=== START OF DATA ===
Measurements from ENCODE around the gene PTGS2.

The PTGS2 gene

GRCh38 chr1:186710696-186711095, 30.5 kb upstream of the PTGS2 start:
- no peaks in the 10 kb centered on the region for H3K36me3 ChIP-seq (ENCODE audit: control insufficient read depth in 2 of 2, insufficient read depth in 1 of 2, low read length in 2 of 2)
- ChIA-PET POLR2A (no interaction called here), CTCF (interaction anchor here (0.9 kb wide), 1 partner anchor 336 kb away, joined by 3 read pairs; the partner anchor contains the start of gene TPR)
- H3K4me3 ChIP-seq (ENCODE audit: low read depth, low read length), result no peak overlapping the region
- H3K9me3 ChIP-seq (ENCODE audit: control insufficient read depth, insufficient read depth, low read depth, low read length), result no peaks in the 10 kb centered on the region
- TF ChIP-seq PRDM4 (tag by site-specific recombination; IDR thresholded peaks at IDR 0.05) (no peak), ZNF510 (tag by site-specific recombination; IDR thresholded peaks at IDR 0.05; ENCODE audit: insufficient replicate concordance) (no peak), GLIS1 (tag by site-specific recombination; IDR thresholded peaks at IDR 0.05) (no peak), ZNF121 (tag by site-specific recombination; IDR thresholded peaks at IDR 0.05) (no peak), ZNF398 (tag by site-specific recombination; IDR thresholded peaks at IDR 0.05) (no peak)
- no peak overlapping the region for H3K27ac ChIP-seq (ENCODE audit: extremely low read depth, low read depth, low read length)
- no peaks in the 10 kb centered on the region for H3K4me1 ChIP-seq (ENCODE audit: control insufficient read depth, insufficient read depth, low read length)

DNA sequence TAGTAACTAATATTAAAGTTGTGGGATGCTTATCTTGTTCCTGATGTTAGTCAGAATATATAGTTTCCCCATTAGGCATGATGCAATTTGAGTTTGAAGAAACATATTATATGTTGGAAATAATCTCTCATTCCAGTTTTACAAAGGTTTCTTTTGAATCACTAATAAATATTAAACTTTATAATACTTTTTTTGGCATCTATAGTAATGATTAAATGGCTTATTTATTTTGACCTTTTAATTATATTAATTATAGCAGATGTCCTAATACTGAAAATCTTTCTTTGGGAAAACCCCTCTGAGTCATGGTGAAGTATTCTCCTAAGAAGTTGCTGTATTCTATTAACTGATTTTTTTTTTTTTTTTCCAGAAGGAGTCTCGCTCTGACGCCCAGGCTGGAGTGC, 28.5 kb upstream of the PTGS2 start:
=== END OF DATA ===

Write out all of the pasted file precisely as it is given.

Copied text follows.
Measurements from ENCODE around the gene PTGS2.

The PTGS2 gene

GRCh38 chr1:186710696-186711095, 30.5 kb upstream of the PTGS2 start:
- no peaks in the 10 kb centered on the region for H3K36me3 ChIP-seq (ENCODE audit: control insufficient read depth in 2 of 2, insufficient read depth in 1 of 2, low read length in 2 of 2)
- ChIA-PET POLR2A (no interaction called here), CTCF (interaction anchor here (0.9 kb wide), 1 partner anchor 336 kb away, joined by 3 read pairs; the partner anchor contains the start of gene TPR)
- H3K4me3 ChIP-seq (ENCODE audit: low read depth, low read length), result no peak overlapping the region
- H3K9me3 ChIP-seq (ENCODE audit: control insufficient read depth, insufficient read depth, low read depth, low read length), result no peaks in the 10 kb centered on the region
- TF ChIP-seq PRDM4 (tag by site-specific recombination; IDR thresholded peaks at IDR 0.05) (no peak), ZNF510 (tag by site-specific recombination; IDR thresholded peaks at IDR 0.05; ENCODE audit: insufficient replicate concordance) (no peak), GLIS1 (tag by site-specific recombination; IDR thresholded peaks at IDR 0.05) (no peak), ZNF121 (tag by site-specific recombination; IDR thresholded peaks at IDR 0.05) (no peak), ZNF398 (tag by site-specific recombination; IDR thresholded peaks at IDR 0.05) (no peak)
- no peak overlapping the region for H3K27ac ChIP-seq (ENCODE audit: extremely low read depth, low read depth, low read length)
- no peaks in the 10 kb centered on the region for H3K4me1 ChIP-seq (ENCODE audit: control insufficient read depth, insufficient read depth, low read length)

DNA sequence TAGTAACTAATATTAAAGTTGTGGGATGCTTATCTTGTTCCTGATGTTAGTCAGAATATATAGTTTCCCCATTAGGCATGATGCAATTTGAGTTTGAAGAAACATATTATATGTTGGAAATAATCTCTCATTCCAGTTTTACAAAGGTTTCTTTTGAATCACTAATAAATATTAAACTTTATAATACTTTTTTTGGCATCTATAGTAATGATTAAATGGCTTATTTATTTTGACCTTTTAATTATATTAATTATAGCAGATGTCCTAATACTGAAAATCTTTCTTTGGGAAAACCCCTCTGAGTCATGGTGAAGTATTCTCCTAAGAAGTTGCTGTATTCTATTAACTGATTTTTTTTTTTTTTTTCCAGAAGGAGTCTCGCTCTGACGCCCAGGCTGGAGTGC, 28.5 kb upstream of the PTGS2 start: